The central theme to emerge from the recent EU summit was 'don’t be afraid.' While that was crucial to calm nerves in the short term, the EU must tell investors what to do in an emergency, argues Erik Jones.
Erik Jones is director of European Studies at the School of Advanced International Studies of The Johns Hopkins University and Head of Europe at Oxford Analytica. He is based in Bologna, Italy.
The recent European Council summit offered reassurance for European financial markets. The agreement reached by the group of countries that participates in the euro - the 'Eurogroup' - makes it clear that there should be less reason for investors in banks and government debt markets to be concerned about potential future losses.
The European Central Bank will play a leading role in the prudential oversight of the European banking system. The European Financial Stability Facility (EFSF) and its successor, the European Stability Mechanism (ESM), will help to put a floor under sovereign debt prices.
The loans given to the Spanish banking system by the EFSF will not gain seniority over other creditors when they are handed off to the ESM. And, once new arrangements for banking supervision are in place, the ESM will be able to inject funds directly into troubled banks without adding to the public debts of the countries where they are domiciled. These are all sensible changes that add up to a single message: don't be afraid.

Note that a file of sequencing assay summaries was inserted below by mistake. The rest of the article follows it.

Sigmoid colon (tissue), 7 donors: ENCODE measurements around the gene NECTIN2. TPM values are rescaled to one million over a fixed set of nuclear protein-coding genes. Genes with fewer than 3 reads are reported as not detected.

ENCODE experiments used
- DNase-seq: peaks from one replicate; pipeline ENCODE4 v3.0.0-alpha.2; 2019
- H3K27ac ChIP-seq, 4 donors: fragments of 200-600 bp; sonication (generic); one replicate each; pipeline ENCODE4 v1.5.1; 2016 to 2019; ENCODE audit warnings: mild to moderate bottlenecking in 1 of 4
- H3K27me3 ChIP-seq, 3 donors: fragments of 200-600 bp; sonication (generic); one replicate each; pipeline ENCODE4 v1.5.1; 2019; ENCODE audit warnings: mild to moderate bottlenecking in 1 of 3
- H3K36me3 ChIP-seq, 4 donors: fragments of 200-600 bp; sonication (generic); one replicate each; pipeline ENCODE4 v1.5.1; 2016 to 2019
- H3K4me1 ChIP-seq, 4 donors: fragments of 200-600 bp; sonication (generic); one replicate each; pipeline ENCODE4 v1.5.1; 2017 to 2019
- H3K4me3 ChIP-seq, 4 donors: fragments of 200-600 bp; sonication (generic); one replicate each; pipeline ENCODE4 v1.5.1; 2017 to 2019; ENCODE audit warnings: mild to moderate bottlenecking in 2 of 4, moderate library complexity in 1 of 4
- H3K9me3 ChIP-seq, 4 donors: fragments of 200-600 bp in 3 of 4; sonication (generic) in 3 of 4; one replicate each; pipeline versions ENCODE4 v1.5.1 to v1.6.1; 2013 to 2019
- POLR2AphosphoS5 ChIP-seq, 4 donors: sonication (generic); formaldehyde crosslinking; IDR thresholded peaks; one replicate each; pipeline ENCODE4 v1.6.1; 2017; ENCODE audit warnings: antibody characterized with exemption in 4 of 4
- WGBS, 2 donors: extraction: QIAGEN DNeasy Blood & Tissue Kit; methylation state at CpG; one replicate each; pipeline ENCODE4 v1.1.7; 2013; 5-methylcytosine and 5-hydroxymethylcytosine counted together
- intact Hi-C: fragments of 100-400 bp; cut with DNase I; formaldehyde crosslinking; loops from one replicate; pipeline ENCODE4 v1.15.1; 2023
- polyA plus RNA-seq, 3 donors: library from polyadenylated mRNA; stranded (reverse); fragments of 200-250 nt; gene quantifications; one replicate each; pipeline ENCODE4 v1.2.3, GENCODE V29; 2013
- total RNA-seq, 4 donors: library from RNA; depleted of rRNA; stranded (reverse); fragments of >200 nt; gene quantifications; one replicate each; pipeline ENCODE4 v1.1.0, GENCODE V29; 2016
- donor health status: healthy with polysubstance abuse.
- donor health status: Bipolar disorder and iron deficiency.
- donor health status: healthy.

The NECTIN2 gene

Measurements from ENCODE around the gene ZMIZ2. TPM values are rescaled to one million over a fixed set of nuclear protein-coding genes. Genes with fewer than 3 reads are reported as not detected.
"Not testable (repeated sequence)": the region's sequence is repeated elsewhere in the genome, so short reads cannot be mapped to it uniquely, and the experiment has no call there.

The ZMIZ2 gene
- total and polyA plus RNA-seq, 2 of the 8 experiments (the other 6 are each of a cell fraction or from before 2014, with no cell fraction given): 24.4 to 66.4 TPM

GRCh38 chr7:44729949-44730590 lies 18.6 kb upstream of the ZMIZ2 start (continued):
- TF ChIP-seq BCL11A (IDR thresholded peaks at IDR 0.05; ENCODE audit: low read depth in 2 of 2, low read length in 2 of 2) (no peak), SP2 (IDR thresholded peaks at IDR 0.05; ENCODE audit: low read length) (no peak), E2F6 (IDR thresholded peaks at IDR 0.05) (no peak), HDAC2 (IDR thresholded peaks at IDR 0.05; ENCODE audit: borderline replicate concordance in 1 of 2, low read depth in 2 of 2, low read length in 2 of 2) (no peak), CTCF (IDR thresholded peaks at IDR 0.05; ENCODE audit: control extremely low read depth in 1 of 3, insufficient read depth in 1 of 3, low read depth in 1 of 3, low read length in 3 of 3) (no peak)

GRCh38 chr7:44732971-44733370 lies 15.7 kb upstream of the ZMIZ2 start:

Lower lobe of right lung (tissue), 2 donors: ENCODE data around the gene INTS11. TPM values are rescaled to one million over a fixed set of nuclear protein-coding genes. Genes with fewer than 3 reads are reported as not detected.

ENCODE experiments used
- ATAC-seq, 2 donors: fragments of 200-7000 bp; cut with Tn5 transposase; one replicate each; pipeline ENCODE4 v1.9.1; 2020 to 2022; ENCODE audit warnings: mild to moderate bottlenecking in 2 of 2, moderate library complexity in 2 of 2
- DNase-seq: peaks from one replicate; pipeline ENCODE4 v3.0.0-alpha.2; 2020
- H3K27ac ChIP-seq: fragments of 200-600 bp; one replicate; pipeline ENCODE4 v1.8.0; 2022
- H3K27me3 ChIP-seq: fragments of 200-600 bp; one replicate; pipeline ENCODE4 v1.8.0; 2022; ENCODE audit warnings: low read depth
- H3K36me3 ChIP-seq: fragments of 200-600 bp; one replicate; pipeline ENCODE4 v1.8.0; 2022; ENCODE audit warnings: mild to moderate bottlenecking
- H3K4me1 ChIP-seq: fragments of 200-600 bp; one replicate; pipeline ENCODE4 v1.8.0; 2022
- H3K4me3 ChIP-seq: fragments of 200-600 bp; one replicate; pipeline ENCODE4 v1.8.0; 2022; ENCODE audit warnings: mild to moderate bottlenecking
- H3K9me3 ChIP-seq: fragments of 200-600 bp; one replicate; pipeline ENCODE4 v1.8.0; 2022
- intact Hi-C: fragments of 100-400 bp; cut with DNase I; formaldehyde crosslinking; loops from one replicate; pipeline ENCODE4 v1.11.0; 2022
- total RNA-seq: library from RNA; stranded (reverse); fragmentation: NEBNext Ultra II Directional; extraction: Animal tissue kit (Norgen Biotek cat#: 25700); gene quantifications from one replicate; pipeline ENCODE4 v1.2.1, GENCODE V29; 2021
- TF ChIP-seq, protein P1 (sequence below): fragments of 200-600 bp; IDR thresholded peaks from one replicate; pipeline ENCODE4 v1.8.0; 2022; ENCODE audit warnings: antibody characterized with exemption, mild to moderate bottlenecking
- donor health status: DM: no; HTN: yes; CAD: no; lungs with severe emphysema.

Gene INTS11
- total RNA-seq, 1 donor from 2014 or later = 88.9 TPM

The fear in the market before the summit was palpable. The International Fund (IMF) and the World Bank issued warnings; bond spreads with Germany for Italy and Spain increased; the euro lost value against the dollar; and business confidence declined. The threats by Italian Prime Minister Mario Monti to veto the European growth initiative only heightened the tension.
It was a good time for reassurance and the European Council delivered. Once the message came out, the markets offered a positive response.
Just a few days later, however, and the reassurance is fading. Pundits complain that the agreement is too vague; analysts worry that it may take a long time to implement; and economists argue that the effects could be counter-intuitive. These are all rational concerns but they are generating an irrational response. Fear is coming back into the markets.
The return of fear was always to be expected. Market participants are driven by irrational emotions - like fear and greed - that Keynes referred to famously as ‘animal spirits.' The question is what Europe's political leaders are going to do about that fact. It is not enough simply to try and calm the fear. Europe's leaders need to learn how to channel it.
The problem that is driving the crisis at the moment is 'what to do in case of emergency.' As investors become afraid and so revise their estimates of risk and return, they are moving their money across countries. They are selling bonds and liquidating deposits on the eurozone periphery, and transferring the proceeds into countries that they view as ‘safe,' like Germany and the Netherlands, but also Denmark, Switzerland and Norway.
The European Council summit did nothing to address this dynamic. The message of reassurance it had to offer could only hope to slow the flow of capital from the periphery to the core and not eliminate it entirely.
Of course at some point in the future investors might see real opportunities to be had from moving money out of the safer countries and back into the periphery. But that will take place only once the crisis is over; it is not the mechanism that will bring the crisis to an end.